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Modular Tablet

This is a easy to assemble tablet that has an simple and powerful power system for usability and compatibility.

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Think of this tablet as not as some toy, but as a computer in whole. This Tablet is designed to be Modular by using USB as the main communications line. Though it is a modified version of USB so that way any one attachable card can be a power source, or be able to take control of the system. This is the PC-XT for the mobile world.

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  • 3141 × Patience This build is going to be not only exhilarating but also a time suck
  • 6 × USB type-c Female connectors test communication across all the devices
  • 8 × TPS81256SIPR Power Management ICs / Switching Regulators and Controllers
  • 1 × 7872196 10A 3.7v lithium Ion battery
  • 6 × FMMT734 Discrete Semiconductors / Transistors, MOSFETs, FETs, IGBTs

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  • I just can't let this die

    Krinkleneck5 days ago 0 comments

    I don't think it would be too healthy for someone to follow my projects too closely.  I have a habit of running out of money, and getting 10 projects deep before I can come back to this. But, I think I have something I can gnaw on to help this happen.  Firstly, someone has gone about and created an open source cellular telephone.  If they do release anything I can use their dev board with the power system that I have designed to make something of this.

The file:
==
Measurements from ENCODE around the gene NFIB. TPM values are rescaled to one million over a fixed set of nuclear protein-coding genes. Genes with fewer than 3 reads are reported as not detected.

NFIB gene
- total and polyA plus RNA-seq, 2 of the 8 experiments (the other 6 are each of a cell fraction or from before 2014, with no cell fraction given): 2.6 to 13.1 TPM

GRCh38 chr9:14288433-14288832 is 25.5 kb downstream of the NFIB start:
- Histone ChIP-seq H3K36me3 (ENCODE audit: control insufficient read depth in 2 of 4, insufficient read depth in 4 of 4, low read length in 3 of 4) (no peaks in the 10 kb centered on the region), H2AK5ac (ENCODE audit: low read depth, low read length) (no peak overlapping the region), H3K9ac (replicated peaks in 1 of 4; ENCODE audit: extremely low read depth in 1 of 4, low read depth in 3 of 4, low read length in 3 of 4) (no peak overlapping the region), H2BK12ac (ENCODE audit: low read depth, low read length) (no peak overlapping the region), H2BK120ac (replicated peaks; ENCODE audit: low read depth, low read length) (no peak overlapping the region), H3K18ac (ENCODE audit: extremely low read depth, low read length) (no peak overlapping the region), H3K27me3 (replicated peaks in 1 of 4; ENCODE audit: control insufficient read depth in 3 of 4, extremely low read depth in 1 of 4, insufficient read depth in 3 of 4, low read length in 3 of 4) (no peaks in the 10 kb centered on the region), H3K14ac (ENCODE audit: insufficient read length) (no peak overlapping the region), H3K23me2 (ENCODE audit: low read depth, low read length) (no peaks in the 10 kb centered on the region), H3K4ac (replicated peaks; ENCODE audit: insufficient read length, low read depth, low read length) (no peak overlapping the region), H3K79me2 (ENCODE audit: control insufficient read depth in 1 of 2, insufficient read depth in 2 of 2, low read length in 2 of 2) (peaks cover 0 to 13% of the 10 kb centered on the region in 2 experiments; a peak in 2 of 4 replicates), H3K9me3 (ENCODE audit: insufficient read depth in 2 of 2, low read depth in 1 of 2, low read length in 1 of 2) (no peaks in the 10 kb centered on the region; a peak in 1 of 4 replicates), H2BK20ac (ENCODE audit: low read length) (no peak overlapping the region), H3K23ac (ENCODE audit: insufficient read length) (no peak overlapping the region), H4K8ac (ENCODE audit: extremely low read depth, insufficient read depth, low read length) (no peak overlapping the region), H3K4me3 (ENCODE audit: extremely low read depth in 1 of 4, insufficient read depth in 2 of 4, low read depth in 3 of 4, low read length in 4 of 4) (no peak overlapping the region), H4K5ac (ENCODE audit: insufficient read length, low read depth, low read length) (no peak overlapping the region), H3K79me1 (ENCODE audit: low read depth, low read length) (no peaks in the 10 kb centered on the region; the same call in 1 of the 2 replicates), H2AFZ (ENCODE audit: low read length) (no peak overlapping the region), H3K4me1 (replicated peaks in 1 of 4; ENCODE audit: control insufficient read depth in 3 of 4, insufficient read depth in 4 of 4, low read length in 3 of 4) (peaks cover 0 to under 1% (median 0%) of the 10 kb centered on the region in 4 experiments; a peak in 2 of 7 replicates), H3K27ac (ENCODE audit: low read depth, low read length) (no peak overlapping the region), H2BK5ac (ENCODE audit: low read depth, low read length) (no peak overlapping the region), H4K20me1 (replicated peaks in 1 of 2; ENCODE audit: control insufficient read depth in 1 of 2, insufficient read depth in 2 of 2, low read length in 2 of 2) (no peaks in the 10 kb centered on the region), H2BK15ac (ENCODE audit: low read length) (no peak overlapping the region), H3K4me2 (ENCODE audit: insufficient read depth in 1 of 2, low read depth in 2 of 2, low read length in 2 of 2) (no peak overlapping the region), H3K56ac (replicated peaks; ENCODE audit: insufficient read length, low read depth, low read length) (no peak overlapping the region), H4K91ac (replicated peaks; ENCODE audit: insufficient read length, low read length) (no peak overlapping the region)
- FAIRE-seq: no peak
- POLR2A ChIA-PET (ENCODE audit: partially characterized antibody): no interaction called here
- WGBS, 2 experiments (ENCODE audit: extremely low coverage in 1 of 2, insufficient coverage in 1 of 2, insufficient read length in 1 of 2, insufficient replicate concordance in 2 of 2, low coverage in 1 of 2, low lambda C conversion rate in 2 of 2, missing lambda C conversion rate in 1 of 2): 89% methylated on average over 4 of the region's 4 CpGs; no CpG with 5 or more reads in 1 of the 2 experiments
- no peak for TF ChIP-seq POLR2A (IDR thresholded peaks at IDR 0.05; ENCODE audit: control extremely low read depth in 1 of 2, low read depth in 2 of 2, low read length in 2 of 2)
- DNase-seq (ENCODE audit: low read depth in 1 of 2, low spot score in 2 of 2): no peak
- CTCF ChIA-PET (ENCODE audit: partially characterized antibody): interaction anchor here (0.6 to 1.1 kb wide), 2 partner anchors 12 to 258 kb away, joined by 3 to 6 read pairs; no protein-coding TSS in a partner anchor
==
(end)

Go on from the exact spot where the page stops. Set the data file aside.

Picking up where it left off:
The other thing is the operating system and main controls for the system.  I am hoping to make the basic controls for this system as free as possible.  That means open source hardware when and if possible.  The prototype will not be pretty, but it will be functional.  After the prototype is made, I may drop this project entirely.  I have been mauling over this from time to time since highschool.  There are too many obsessions and too little time.